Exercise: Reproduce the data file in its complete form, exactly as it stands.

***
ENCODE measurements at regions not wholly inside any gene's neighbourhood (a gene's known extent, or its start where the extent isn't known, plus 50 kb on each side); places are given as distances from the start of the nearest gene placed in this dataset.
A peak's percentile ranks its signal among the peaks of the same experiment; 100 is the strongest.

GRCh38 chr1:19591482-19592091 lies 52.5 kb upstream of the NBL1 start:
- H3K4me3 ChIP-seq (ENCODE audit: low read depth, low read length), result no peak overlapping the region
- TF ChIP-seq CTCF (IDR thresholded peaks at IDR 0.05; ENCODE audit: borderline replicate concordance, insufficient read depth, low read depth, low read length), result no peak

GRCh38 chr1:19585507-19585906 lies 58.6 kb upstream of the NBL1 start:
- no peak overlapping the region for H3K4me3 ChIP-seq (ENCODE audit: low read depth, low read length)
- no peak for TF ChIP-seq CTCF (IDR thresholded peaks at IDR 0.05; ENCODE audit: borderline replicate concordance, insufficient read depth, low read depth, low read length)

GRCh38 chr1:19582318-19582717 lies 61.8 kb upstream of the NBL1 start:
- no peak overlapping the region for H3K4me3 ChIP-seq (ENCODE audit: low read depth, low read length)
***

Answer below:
ENCODE measurements at regions not wholly inside any gene's neighbourhood (a gene's known extent, or its start where the extent isn't known, plus 50 kb on each side); places are given as distances from the start of the nearest gene placed in this dataset.
A peak's percentile ranks its signal among the peaks of the same experiment; 100 is the strongest.

GRCh38 chr1:19591482-19592091 lies 52.5 kb upstream of the NBL1 start:
- H3K4me3 ChIP-seq (ENCODE audit: low read depth, low read length), result no peak overlapping the region
- TF ChIP-seq CTCF (IDR thresholded peaks at IDR 0.05; ENCODE audit: borderline replicate concordance, insufficient read depth, low read depth, low read length), result no peak

GRCh38 chr1:19585507-19585906 lies 58.6 kb upstream of the NBL1 start:
- no peak overlapping the region for H3K4me3 ChIP-seq (ENCODE audit: low read depth, low read length)
- no peak for TF ChIP-seq CTCF (IDR thresholded peaks at IDR 0.05; ENCODE audit: borderline replicate concordance, insufficient read depth, low read depth, low read length)

GRCh38 chr1:19582318-19582717 lies 61.8 kb upstream of the NBL1 start:
- no peak overlapping the region for H3K4me3 ChIP-seq (ENCODE audit: low read depth, low read length)